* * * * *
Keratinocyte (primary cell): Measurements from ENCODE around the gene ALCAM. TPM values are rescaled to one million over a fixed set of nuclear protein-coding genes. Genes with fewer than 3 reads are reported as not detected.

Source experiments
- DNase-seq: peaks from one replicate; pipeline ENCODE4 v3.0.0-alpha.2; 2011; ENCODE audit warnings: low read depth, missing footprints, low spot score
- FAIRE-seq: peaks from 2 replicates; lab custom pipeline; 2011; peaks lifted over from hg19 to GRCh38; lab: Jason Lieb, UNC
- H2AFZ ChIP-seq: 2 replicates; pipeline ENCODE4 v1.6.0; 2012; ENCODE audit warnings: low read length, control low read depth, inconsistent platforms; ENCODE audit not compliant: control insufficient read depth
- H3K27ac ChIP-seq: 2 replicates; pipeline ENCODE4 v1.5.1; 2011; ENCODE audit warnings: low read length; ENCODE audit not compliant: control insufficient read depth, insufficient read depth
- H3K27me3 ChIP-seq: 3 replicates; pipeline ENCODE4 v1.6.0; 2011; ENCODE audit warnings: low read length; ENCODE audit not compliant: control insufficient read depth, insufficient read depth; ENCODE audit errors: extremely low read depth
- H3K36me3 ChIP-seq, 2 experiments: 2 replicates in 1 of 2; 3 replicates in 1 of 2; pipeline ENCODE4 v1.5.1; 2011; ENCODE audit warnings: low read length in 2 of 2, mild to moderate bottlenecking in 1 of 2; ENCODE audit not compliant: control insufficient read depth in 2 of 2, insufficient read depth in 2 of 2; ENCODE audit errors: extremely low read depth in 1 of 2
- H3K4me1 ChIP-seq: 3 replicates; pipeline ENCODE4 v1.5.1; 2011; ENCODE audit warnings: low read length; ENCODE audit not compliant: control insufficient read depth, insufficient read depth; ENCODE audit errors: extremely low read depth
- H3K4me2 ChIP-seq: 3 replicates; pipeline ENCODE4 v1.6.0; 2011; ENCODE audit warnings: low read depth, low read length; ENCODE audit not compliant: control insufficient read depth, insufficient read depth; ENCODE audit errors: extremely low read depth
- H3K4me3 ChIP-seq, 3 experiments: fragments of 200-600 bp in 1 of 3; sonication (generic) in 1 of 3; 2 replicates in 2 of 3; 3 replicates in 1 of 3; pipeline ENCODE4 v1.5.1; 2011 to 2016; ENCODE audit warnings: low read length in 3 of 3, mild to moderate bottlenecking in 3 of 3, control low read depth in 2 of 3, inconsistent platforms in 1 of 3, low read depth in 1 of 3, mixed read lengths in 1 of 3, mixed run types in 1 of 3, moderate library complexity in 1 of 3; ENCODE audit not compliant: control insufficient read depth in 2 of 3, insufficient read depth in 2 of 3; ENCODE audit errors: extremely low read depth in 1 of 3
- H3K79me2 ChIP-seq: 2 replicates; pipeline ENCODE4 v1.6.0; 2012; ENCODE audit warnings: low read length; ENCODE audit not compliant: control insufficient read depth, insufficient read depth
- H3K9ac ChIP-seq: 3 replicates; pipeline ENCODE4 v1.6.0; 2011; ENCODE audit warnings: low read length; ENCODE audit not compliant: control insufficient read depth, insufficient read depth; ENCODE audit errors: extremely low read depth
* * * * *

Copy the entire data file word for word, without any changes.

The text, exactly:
Keratinocyte (primary cell): Measurements from ENCODE around the gene ALCAM. TPM values are rescaled to one million over a fixed set of nuclear protein-coding genes. Genes with fewer than 3 reads are reported as not detected.

Source experiments
- DNase-seq: peaks from one replicate; pipeline ENCODE4 v3.0.0-alpha.2; 2011; ENCODE audit warnings: low read depth, missing footprints, low spot score
- FAIRE-seq: peaks from 2 replicates; lab custom pipeline; 2011; peaks lifted over from hg19 to GRCh38; lab: Jason Lieb, UNC
- H2AFZ ChIP-seq: 2 replicates; pipeline ENCODE4 v1.6.0; 2012; ENCODE audit warnings: low read length, control low read depth, inconsistent platforms; ENCODE audit not compliant: control insufficient read depth
- H3K27ac ChIP-seq: 2 replicates; pipeline ENCODE4 v1.5.1; 2011; ENCODE audit warnings: low read length; ENCODE audit not compliant: control insufficient read depth, insufficient read depth
- H3K27me3 ChIP-seq: 3 replicates; pipeline ENCODE4 v1.6.0; 2011; ENCODE audit warnings: low read length; ENCODE audit not compliant: control insufficient read depth, insufficient read depth; ENCODE audit errors: extremely low read depth
- H3K36me3 ChIP-seq, 2 experiments: 2 replicates in 1 of 2; 3 replicates in 1 of 2; pipeline ENCODE4 v1.5.1; 2011; ENCODE audit warnings: low read length in 2 of 2, mild to moderate bottlenecking in 1 of 2; ENCODE audit not compliant: control insufficient read depth in 2 of 2, insufficient read depth in 2 of 2; ENCODE audit errors: extremely low read depth in 1 of 2
- H3K4me1 ChIP-seq: 3 replicates; pipeline ENCODE4 v1.5.1; 2011; ENCODE audit warnings: low read length; ENCODE audit not compliant: control insufficient read depth, insufficient read depth; ENCODE audit errors: extremely low read depth
- H3K4me2 ChIP-seq: 3 replicates; pipeline ENCODE4 v1.6.0; 2011; ENCODE audit warnings: low read depth, low read length; ENCODE audit not compliant: control insufficient read depth, insufficient read depth; ENCODE audit errors: extremely low read depth
- H3K4me3 ChIP-seq, 3 experiments: fragments of 200-600 bp in 1 of 3; sonication (generic) in 1 of 3; 2 replicates in 2 of 3; 3 replicates in 1 of 3; pipeline ENCODE4 v1.5.1; 2011 to 2016; ENCODE audit warnings: low read length in 3 of 3, mild to moderate bottlenecking in 3 of 3, control low read depth in 2 of 3, inconsistent platforms in 1 of 3, low read depth in 1 of 3, mixed read lengths in 1 of 3, mixed run types in 1 of 3, moderate library complexity in 1 of 3; ENCODE audit not compliant: control insufficient read depth in 2 of 3, insufficient read depth in 2 of 3; ENCODE audit errors: extremely low read depth in 1 of 3
- H3K79me2 ChIP-seq: 2 replicates; pipeline ENCODE4 v1.6.0; 2012; ENCODE audit warnings: low read length; ENCODE audit not compliant: control insufficient read depth, insufficient read depth
- H3K9ac ChIP-seq: 3 replicates; pipeline ENCODE4 v1.6.0; 2011; ENCODE audit warnings: low read length; ENCODE audit not compliant: control insufficient read depth, insufficient read depth; ENCODE audit errors: extremely low read depth